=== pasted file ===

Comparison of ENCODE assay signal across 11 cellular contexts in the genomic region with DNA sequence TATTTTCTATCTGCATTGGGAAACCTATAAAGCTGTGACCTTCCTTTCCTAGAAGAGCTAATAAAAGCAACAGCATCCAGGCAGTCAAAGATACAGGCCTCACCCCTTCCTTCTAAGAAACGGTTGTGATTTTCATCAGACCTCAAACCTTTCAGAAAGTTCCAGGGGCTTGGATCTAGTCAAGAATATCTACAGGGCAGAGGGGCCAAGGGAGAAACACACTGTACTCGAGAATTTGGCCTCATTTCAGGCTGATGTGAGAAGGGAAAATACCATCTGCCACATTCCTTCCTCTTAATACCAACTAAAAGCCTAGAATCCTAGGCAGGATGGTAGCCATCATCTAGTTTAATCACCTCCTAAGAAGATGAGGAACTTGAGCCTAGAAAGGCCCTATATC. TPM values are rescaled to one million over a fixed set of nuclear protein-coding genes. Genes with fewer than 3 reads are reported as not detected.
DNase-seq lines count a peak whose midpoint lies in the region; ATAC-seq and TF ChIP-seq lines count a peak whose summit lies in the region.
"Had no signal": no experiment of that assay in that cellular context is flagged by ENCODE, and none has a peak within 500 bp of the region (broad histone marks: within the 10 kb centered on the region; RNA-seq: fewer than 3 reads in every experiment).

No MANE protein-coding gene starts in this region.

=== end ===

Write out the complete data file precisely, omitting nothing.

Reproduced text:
Comparison of ENCODE assay signal across 11 cellular contexts in the genomic region with DNA sequence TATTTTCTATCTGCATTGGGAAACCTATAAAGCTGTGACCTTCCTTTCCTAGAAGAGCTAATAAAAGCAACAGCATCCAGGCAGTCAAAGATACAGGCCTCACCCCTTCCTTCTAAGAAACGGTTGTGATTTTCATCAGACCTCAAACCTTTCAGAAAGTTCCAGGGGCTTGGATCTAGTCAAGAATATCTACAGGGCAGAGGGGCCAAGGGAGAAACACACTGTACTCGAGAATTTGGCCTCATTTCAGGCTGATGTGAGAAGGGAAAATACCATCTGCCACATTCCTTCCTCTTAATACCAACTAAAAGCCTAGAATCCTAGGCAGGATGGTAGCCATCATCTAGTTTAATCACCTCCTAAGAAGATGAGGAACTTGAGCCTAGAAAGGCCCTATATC. TPM values are rescaled to one million over a fixed set of nuclear protein-coding genes. Genes with fewer than 3 reads are reported as not detected.
DNase-seq lines count a peak whose midpoint lies in the region; ATAC-seq and TF ChIP-seq lines count a peak whose summit lies in the region.
"Had no signal": no experiment of that assay in that cellular context is flagged by ENCODE, and none has a peak within 500 bp of the region (broad histone marks: within the 10 kb centered on the region; RNA-seq: fewer than 3 reads in every experiment).

No MANE protein-coding gene starts in this region.